Kurt Lewin was born in what is now Poland on September 9, 1890. He and his family moved to Berlin when he was fifteen. Lewin obtained his doctorate degree in Psychology from the University of Berlin in 1916 and later become a professor. He left Germany in 1930 as Jews were being ousted, first taking a six month assignment at Stanford University followed by a two-year assignment at Cornell School of Home Economics, and eventually settling at the University of Iowa.
Early in his career Lewin took on the study of Taylor and Scientific Management. He agreed with many of Taylor’s principles but objected the notion that work had no meaning for workers other than money. Lewin believed that work brought meaning to one’s life. In fact, he felt that work could be a path for self-realization.
Group dynamics and Lewin are intricately connected in the evolution of OD. He understood that we become interdependent as we join a group either by natural association, choice or directive. Lewin’s contributions in group dynamics started the famed T-Group sessions. From this experience we learned about the power of group interaction and feedback. Lewin borrowed the term feedback from electrical engineering and applied it to describe the adjustment of a process by informed data about its results. Feedback was meant to unfreeze the person’s former belief systems.
Lewin believed that the work of the organizational consultant should not to be static and that analysis should not be performed from the periphery but rather by being a clinician performing an intervention. He sustained that “you cannot understand a system until you try to change it.”
Several years would elapse before Emery would introduce the concept of Open Systems and more years would pass before Senge and others would introduce Systems Thinking into the OD field. However, Lewin had already theorized the notion that human behavior is the systemic function of the person in the environment. His equation B = f (p,e) communicates that new behavior (B) is the result of change as actions are performed by the person (p) in a given environment (e) that is not static.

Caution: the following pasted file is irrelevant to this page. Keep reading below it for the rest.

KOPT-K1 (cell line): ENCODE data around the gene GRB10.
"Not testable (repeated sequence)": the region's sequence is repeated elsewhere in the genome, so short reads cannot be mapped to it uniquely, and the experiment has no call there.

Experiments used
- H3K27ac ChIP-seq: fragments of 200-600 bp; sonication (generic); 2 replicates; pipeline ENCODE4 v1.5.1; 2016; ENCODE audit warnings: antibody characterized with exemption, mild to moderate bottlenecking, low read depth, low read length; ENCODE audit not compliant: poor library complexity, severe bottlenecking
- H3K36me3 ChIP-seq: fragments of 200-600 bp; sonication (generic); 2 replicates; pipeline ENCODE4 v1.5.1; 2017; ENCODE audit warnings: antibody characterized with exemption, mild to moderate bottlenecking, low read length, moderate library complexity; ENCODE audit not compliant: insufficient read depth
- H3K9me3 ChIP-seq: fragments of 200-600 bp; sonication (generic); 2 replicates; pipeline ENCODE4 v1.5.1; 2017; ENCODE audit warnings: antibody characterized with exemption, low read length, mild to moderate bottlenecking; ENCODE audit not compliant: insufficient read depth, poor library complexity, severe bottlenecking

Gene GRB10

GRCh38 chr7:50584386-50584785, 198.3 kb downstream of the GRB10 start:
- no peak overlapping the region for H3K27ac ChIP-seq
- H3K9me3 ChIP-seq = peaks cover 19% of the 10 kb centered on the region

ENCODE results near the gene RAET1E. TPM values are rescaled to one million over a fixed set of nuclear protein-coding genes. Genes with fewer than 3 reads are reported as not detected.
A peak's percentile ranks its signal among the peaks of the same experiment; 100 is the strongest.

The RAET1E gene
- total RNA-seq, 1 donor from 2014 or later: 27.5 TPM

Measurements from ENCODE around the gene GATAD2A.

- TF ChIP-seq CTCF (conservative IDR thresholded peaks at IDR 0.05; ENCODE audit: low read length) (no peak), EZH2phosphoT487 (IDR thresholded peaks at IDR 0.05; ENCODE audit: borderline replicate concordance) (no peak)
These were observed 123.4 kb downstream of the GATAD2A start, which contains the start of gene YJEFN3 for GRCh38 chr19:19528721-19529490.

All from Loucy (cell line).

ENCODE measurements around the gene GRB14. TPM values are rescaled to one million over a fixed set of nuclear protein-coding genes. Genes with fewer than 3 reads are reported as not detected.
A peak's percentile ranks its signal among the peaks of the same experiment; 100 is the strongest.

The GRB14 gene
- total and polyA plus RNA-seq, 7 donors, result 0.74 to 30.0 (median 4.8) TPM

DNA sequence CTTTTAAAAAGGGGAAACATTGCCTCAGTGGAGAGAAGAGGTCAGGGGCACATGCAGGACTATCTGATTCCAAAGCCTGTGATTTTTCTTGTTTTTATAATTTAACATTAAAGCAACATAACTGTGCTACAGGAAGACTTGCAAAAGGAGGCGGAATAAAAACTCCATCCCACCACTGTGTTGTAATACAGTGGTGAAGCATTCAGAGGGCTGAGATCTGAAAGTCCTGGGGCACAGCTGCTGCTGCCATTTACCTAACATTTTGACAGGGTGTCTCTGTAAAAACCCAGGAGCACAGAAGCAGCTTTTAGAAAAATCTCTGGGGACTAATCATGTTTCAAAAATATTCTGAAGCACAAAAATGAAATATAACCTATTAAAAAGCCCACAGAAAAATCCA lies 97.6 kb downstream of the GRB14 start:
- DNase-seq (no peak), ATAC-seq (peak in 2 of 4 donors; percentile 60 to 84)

Lewin’s Force Field Analysis is a model that has evolved into a very useful technique that can be effectively applied when change agents need to understand the forces that are driving and restraining a given change. Lewin understood that any actions toward change would be met by opposing reactions. The model he proposed had a graphical representation called the Force Field Analysis diagram. The diagram contained the definition of the problem and the representation of the driving and restraining forces.
As indicated, Lewin’s model on Change Process deals with the same behavior, person and environment variables. However it proposes a set of actions to be taken to enable change. The first action is unfreezing, which is meant to create a motivation and readiness for change. In the behavior model, unfreezing deals primarily with the person (p). The second is changing through cognitive restructuring. This is the actual change to the environment (e). In this step, the subjects (p) are made aware of the changes to the environment (e) and new relationships with this environment are formed through training, mentoring, role changes, new information, etc. The final action is refreezing, which is the integration of the new behaviors resulting from the change. In this model we can see how new behaviors can be formed as a result of the changes in both the person and the environment.
Action Research is a core model in the OD arsenal. Lewin only wrote 20 pages on Action Research which gave way to volumes of reviews and books on the subject. He did not intend for his Action Research to be a consulting recipe. Lewin developed the model to illustrate how an external person to the organization should proceed in order to have the greatest effect in solving a problem or effecting change. He believed, as previously stated, that one cannot understand a system until a change is attempted. Action Research is exactly that, taking action as research is conducted.
Lewin made defining contributions in a number of areas that impacted the evolution of OD. He was a humanist, starting with his reformation ideas in Germany to his thoughts that people could find self-realization in jobs. His contributions range from group dynamics to action research. He was instrumental in deepening the understanding of social behavior through group controlled experimentation. Lewin’s legacy excites dialogue, practice and new learning today as much as it did over 60 years ago. He was a master theorist. His best known quotation is “there is nothing so practical as a good theory.”